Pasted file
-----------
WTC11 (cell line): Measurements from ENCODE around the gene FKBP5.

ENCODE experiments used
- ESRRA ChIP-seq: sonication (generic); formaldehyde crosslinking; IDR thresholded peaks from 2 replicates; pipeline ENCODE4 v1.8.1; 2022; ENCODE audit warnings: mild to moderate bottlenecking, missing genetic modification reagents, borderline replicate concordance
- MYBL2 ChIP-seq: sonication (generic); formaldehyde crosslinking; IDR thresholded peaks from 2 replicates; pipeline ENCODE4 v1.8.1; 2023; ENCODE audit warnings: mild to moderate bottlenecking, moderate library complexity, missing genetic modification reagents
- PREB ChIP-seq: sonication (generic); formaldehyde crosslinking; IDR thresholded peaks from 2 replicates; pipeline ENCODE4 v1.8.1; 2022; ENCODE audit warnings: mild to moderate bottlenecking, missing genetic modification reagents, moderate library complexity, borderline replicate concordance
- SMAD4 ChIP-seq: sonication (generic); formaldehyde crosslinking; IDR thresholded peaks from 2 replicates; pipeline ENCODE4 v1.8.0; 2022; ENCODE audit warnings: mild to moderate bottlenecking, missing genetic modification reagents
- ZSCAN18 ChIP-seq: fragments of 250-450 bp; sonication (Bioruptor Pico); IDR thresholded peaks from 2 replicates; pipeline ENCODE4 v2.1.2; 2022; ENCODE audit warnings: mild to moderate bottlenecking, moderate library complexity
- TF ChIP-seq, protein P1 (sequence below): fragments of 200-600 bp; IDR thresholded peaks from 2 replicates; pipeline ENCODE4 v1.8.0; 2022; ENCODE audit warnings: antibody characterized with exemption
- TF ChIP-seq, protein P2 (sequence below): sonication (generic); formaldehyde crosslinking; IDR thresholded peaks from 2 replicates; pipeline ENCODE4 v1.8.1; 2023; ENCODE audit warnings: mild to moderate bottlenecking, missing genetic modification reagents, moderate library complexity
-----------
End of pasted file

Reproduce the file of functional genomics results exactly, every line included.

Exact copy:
WTC11 (cell line): Measurements from ENCODE around the gene FKBP5.

ENCODE experiments used
- ESRRA ChIP-seq: sonication (generic); formaldehyde crosslinking; IDR thresholded peaks from 2 replicates; pipeline ENCODE4 v1.8.1; 2022; ENCODE audit warnings: mild to moderate bottlenecking, missing genetic modification reagents, borderline replicate concordance
- MYBL2 ChIP-seq: sonication (generic); formaldehyde crosslinking; IDR thresholded peaks from 2 replicates; pipeline ENCODE4 v1.8.1; 2023; ENCODE audit warnings: mild to moderate bottlenecking, moderate library complexity, missing genetic modification reagents
- PREB ChIP-seq: sonication (generic); formaldehyde crosslinking; IDR thresholded peaks from 2 replicates; pipeline ENCODE4 v1.8.1; 2022; ENCODE audit warnings: mild to moderate bottlenecking, missing genetic modification reagents, moderate library complexity, borderline replicate concordance
- SMAD4 ChIP-seq: sonication (generic); formaldehyde crosslinking; IDR thresholded peaks from 2 replicates; pipeline ENCODE4 v1.8.0; 2022; ENCODE audit warnings: mild to moderate bottlenecking, missing genetic modification reagents
- ZSCAN18 ChIP-seq: fragments of 250-450 bp; sonication (Bioruptor Pico); IDR thresholded peaks from 2 replicates; pipeline ENCODE4 v2.1.2; 2022; ENCODE audit warnings: mild to moderate bottlenecking, moderate library complexity
- TF ChIP-seq, protein P1 (sequence below): fragments of 200-600 bp; IDR thresholded peaks from 2 replicates; pipeline ENCODE4 v1.8.0; 2022; ENCODE audit warnings: antibody characterized with exemption
- TF ChIP-seq, protein P2 (sequence below): sonication (generic); formaldehyde crosslinking; IDR thresholded peaks from 2 replicates; pipeline ENCODE4 v1.8.1; 2023; ENCODE audit warnings: mild to moderate bottlenecking, missing genetic modification reagents, moderate library complexity